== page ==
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Cheryl Slabber, senior buyer of casual wear at Foschini on winter 2013 trends.

The most sought-after items for women this winter are blazers and pleather (artificial leather) bomber jackets. While summer saw a riot of coloured jeans, the look for winter has gone back to plain blue in a big way. Shades of skinny blue jeans, in light, dark or textured finishes, are what will complete the winter look with a masculine-leaning blazer or bomber jacket.  The rocker-chic look, inspired by French designer Isabel Marant, has seen boots, skirts, jackets and even scarves, embellished with studs in a throwback to rock and roll and biker culture.

Without becoming too bland, black and white will dominate the fashion scene in the coming months. To keep it interesting, bold geometrics, stripes and spots have exploded onto everything from shoes, accessories, casual wear and formal attire. Understated, accent embellishments are helping to add interest to this monochrome wardrobe, with a splash of colour giving the odd lift where needed.

Globally, a clean style is emerging with deconstructed, simple lines. The fuss and clutter is gone and a simple white T-shirt with jeans and jacket will see you ready to go. However, the simplicity of this look is broken with embroidery and an attention to fabric and texture. Woven fabrics and knit tops, in particular, will add interest to the clean cut of this style, the more individualised, the better.

With South African retailers now firmly up against large global brands, the consumer is spoilt for choice and local retailers now need to keep a close eye on the needs of shoppers and how it’s presented to them. A highly analytical approach is currently taking hold within retail, driven by global giants such as Cotton On, Zara and Topshop, who have taken the shopping experience to new levels. The housing, or how clothes are presented in-store, has become a fine art, with many retailers examining their store entrances carefully. Presenting a whole look for consumers at the door has become a crucial part of the fashion trade. Displaying five key, must-have items for winter in a way that guides the consumer in their selection of clothing, is one way that retailers are helping promote current fashion trends.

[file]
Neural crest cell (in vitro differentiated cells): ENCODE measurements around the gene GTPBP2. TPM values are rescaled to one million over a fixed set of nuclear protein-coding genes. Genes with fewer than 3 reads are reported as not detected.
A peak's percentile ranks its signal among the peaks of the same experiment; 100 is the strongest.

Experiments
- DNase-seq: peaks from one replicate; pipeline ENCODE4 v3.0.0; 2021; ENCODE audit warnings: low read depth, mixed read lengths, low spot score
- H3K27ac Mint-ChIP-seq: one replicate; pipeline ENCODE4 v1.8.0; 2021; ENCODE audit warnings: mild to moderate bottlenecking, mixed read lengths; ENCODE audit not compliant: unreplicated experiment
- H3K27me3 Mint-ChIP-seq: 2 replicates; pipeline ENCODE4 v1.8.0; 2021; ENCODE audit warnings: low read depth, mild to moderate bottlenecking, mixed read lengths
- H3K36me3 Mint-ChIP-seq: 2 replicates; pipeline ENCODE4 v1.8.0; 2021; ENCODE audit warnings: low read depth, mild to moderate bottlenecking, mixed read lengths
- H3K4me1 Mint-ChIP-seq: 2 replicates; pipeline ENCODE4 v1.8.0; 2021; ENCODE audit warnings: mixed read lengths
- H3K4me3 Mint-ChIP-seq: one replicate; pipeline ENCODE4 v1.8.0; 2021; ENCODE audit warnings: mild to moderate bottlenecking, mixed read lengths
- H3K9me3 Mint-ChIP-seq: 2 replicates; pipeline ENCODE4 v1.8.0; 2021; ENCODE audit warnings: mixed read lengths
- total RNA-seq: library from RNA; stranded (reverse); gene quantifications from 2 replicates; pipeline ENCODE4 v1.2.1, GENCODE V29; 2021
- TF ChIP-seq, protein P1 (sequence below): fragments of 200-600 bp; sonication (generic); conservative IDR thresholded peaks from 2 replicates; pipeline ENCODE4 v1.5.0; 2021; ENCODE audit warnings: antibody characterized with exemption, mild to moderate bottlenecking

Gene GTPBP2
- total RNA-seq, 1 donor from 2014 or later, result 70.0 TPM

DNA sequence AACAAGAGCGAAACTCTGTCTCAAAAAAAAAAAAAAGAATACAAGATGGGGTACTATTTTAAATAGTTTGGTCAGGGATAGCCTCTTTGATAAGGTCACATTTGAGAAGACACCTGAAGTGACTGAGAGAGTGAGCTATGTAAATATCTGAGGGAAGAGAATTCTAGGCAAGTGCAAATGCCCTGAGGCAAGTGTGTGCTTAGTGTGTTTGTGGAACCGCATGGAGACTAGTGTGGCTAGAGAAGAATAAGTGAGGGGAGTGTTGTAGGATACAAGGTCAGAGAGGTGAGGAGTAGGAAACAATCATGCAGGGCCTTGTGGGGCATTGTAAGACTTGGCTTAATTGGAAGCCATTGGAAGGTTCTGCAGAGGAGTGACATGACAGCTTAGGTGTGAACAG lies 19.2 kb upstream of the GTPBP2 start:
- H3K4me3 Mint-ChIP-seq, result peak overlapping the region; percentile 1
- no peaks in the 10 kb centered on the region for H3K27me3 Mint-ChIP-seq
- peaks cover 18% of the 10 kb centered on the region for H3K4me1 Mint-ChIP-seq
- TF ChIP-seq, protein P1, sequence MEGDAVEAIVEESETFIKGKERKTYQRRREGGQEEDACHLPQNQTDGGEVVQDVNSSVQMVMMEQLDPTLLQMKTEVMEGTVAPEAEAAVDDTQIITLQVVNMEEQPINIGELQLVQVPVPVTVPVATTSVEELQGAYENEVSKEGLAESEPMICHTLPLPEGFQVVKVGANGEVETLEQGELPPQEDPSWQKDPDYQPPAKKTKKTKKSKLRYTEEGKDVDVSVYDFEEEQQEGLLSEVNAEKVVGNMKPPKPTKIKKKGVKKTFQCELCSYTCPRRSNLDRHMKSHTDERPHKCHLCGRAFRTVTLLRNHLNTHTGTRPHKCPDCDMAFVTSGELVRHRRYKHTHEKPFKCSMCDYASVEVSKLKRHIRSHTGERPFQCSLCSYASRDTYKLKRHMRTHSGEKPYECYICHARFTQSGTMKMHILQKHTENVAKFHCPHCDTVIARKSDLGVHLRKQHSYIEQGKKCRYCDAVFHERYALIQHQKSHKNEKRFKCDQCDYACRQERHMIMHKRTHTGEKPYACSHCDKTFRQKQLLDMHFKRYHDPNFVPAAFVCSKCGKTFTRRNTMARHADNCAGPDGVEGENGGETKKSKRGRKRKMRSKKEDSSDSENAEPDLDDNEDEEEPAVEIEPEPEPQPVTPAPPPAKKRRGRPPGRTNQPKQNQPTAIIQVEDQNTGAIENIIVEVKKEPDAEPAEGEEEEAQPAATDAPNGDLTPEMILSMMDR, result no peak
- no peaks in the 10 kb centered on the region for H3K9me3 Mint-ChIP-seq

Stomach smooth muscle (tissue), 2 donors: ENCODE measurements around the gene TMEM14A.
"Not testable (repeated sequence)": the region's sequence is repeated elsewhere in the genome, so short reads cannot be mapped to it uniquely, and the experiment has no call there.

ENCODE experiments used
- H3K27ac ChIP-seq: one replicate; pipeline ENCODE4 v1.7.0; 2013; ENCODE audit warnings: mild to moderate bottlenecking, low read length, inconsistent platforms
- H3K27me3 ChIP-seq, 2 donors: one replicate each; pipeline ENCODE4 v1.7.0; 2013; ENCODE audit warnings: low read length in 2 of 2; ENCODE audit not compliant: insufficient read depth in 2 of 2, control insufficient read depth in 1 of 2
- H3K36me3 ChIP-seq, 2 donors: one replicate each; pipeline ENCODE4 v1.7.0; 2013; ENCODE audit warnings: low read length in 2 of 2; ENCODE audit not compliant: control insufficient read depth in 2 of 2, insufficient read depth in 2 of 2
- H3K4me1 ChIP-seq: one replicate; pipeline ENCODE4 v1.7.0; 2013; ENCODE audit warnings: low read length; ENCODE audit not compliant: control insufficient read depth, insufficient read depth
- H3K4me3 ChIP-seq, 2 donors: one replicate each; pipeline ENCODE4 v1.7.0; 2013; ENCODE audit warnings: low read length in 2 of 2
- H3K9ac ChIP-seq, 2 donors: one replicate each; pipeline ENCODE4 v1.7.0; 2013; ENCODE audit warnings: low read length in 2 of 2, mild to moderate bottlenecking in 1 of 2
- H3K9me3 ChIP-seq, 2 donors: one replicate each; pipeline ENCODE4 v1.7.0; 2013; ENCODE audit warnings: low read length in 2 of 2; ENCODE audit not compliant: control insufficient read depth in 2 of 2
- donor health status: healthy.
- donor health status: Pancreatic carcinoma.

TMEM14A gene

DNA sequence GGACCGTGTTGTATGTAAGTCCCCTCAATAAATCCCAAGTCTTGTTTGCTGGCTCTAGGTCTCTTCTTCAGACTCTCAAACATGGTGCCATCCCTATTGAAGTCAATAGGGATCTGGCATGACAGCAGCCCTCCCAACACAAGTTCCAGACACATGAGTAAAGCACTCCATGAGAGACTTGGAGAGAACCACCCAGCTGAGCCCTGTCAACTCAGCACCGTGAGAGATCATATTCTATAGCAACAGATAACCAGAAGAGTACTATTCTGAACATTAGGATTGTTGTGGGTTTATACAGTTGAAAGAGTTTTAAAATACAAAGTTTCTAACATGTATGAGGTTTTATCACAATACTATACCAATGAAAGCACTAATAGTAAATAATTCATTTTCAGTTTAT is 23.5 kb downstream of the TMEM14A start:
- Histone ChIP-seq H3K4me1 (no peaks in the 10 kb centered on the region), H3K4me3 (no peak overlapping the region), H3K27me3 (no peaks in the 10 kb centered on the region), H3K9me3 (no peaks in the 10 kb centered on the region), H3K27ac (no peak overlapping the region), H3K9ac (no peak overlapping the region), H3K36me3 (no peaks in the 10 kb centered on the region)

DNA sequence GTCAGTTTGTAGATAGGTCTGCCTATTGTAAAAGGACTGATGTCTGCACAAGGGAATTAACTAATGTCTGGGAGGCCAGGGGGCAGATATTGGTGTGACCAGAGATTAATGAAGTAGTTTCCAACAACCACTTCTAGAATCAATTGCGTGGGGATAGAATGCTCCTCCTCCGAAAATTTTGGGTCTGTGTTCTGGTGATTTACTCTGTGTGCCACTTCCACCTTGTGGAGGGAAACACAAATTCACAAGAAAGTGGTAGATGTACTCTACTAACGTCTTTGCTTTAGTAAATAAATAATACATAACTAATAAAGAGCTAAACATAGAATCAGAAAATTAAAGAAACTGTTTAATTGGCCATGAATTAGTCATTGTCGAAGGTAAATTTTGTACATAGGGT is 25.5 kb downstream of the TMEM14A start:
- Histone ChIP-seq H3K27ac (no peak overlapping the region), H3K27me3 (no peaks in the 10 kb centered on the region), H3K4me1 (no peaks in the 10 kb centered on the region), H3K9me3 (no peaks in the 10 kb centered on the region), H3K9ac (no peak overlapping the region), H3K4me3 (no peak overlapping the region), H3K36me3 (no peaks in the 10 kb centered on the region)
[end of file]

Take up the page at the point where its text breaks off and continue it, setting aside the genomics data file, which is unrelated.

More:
Analysis of consumer needs has also become highly scientific, with some stores feeding customer requests or suggestions directly to a central data centre, that then uses it to formulate future trends. Collecting in-store data is also important as it allows retailers and manufacturers to get a head start on the planning and manufacturing of  developing trends – a crucial advantage in the highly competitive clothing retail market. While many local retailers need a six month lead time from placing the order to delivery in-store, larger, global brands are able to move new stock into shops within three weeks.

A quicker response time into stores will see consumers benefitting in the near future as highly desirable trends become available locally, not long after fashion shows around the world have inspired a certain look.

Right now we should be seeing a look that celebrates the muted tones of cobalt, teal, burgundy, maroon and deep claret, with a trusty white shirt underpinning your wardrobe at every opportunity. When not too concerned about the public eye, a more relaxed sweat top look is perfect for the weekends.


The Fashion Design Awards (FAD) offers the top three students from the Cape Town Fashion Academy an opportunity to intern at Foschini, with an option to apply as a trainee on completion of studies.

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